Teaching tithing in church can prove to be a challenge. At Generis we want to normalize that conversation. I started a short series called 3 steps to teaching tithing and I would encourage you to read the initial post , Evaluate post and Formulate post.
The final step in the process is to educate your people on your church’s stance on tithing. This is when it get can get scary, difficult, challenging, etc. It is one thing to sit behind closed doors with your close friends and advisers and talk about how important it is for our church to have a clear stance on tithing. It is also fairly easy to sit in a staff meeting and formulate a plan to implement a clear communication strategy surrounding tithing. Your staff comes up with plans for big initiatives all the time right?
However, many churches find launching this type of initiative to be more challenging than most. Here are some things to expect when you begin to educate your congregation on your church’s stance on tithing:
- Attacks from the enemy. You have now crossed lines; enemy lines. Deception surrounding giving back to God is one of the top weapons the enemy uses against us. Pastors are on the front lines so who do you think the enemy is going to attack first?
- Push back from the congregation. Once again, you have crossed lines. “Pastor, it is ok to talk to me about sin, heaven, hell, forgiveness, adultery and even sex. But you have gone too far trying to tell me about tithing and that I should be giving back to God. You have gone to meddling.” These types of comments will not only come from people who are ‘sort of’ involved at the church. Some of your 20% will bark. In the words of one of my colleagues “A hit dog hollers.”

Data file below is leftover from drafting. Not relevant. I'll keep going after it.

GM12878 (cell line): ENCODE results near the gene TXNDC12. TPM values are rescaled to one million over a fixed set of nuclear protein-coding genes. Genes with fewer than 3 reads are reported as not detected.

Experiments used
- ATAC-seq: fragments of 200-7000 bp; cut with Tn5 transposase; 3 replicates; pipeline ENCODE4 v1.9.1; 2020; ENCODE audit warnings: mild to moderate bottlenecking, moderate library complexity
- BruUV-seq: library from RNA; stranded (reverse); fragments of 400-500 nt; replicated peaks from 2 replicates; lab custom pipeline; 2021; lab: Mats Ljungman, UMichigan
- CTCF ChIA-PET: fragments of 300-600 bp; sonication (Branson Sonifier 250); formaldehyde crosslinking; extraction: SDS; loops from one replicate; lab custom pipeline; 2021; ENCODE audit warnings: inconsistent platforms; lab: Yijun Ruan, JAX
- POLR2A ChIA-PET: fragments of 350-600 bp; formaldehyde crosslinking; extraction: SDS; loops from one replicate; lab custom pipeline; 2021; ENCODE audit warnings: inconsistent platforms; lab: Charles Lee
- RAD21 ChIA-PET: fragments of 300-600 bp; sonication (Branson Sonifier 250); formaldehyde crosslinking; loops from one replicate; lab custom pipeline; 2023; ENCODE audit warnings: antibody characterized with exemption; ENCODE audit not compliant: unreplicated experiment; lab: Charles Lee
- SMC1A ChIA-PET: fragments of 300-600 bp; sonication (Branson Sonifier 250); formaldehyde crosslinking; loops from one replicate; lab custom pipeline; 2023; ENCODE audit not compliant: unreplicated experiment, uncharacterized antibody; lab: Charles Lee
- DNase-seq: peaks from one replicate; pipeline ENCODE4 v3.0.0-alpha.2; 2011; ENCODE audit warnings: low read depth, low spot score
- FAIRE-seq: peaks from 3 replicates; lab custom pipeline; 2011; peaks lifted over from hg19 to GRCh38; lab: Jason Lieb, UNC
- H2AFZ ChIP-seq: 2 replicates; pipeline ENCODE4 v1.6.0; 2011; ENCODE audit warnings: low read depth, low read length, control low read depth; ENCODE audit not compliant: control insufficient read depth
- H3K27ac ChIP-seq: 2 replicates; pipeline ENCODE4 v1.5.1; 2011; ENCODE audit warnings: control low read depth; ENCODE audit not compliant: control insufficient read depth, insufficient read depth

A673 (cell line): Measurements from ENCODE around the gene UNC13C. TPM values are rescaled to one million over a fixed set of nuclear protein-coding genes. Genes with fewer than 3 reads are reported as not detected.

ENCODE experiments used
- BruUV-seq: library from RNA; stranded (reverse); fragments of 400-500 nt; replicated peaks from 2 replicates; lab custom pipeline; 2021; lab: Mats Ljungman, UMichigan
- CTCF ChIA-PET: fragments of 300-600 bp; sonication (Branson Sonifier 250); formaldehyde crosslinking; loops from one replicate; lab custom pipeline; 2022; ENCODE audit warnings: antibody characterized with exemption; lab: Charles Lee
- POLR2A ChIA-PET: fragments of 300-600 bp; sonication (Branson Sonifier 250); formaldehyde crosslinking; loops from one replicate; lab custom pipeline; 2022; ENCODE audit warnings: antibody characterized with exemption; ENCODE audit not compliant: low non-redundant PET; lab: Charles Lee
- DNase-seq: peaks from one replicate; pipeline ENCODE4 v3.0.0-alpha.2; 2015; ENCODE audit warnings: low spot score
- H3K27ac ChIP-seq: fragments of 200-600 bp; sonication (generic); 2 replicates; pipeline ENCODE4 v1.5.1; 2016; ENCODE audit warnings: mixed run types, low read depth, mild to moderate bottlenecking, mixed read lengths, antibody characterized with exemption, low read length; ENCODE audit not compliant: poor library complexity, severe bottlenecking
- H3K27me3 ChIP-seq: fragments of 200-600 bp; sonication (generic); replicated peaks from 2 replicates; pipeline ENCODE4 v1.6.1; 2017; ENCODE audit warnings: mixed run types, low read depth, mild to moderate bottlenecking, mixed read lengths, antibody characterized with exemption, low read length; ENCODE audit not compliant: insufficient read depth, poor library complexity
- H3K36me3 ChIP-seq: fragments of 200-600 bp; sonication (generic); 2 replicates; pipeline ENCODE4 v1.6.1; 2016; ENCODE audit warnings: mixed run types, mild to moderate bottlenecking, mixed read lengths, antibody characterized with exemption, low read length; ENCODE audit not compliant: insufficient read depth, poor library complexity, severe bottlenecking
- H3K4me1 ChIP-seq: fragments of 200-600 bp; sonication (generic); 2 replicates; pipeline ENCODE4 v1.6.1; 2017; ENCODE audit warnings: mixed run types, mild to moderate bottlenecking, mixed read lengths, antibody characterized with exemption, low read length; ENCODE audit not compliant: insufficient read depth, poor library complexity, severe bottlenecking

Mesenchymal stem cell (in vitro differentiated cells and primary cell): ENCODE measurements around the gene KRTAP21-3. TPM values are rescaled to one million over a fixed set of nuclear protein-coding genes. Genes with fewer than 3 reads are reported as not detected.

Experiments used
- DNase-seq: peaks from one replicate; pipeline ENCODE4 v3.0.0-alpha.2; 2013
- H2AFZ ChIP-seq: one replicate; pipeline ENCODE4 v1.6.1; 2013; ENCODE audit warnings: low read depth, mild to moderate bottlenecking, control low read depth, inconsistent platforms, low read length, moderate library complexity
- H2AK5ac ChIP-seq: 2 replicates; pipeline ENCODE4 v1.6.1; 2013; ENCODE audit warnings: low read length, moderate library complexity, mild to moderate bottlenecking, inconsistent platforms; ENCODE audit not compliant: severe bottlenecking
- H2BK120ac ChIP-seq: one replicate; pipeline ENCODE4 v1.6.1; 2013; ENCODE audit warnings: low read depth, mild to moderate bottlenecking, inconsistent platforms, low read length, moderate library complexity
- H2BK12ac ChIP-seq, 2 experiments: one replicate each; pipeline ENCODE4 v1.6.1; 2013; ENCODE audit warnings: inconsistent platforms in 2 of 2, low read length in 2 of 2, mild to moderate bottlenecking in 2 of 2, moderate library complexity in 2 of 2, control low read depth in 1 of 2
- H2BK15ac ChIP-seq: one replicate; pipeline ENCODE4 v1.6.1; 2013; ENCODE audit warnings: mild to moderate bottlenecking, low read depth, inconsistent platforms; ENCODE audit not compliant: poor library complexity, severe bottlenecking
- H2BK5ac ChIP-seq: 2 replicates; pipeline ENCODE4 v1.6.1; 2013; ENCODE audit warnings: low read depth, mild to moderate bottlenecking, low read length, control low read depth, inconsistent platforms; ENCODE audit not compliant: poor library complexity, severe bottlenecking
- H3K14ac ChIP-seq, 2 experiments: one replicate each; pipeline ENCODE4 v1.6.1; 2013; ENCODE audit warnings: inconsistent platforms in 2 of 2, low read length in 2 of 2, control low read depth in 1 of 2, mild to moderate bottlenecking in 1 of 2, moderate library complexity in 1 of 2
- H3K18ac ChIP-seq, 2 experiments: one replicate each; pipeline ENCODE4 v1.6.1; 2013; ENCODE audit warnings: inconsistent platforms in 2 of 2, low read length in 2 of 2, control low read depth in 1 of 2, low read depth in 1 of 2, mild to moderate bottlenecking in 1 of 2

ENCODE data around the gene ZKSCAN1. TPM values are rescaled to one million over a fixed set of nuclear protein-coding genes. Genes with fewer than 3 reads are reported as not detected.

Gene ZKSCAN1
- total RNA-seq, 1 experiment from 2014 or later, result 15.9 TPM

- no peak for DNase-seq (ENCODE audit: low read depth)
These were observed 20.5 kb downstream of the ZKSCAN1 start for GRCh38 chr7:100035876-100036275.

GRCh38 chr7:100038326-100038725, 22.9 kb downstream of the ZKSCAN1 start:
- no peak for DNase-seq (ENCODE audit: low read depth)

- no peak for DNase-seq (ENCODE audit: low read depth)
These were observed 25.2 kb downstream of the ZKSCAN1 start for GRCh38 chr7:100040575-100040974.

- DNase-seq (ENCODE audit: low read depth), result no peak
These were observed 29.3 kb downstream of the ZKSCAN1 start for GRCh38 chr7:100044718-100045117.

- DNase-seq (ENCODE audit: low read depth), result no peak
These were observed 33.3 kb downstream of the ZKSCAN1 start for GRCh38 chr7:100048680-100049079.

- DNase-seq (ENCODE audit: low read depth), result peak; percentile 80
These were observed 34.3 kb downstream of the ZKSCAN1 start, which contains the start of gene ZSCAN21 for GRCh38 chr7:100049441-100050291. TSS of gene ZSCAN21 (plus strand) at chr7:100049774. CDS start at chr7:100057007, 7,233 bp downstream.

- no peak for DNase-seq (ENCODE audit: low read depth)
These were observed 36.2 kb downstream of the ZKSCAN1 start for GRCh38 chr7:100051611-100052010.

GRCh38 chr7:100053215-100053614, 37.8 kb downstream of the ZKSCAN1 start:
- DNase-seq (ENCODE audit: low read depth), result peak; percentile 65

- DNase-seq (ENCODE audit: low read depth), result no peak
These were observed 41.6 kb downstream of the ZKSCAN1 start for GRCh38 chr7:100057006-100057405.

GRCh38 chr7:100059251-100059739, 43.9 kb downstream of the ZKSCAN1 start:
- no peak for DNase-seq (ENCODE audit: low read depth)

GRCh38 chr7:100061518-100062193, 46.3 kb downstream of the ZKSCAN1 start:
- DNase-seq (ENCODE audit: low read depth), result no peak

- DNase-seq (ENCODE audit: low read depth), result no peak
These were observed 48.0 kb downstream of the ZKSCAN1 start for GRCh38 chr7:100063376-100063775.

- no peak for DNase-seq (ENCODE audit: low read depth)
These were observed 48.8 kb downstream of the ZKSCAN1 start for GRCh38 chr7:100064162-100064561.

- Questions. If you have not spent much time in the past discussing tithing and generosity you will receive questions once you begin the discussion. Some will be quite simple; “Why are we talking about money now? We never have before.” “Where did this emphasis come from? What is the genesis of it?” “Are we getting ready to have a capital campaign?” Unfortunately some of the other questions could be on the negative side. (See the previous bullet point)
- Departures. Yep. Some people will leave your church seeking a church with a pastor that “doesn’t talk about money all the time.” Guess what? They will find that church.
- Increased immediate giving. Yep. Giving will go up; probably that Sunday. If not that Sunday, definitely on the second Sunday. Why? Because you are sharing biblical truths. Christians respond to biblical truths.
- Increased sustained giving. If you will work the entire plan you and your leaders formulated you will see giving increase and remain at higher levels. “Will giving continue to rise?” Yes, as long as you work the plan.
- Spiritual growth. You will grow closer to God and so will your people. That’s a good thing right?
- Financial freedom. If you will ‘normalize the conversation about generosity’ your church will eventually be free of the shackles that often prohibit churches from achieving their God-inspired vision.
Would you like to achieve ALL of the aspects of the God-inspired vision for the church you serve? Implement the plan.
I will ask the question one more time. Am I over simplifying this? Apparently all of the readers either agree with everything I say or think I have lost my mind. I’d love to hear from you.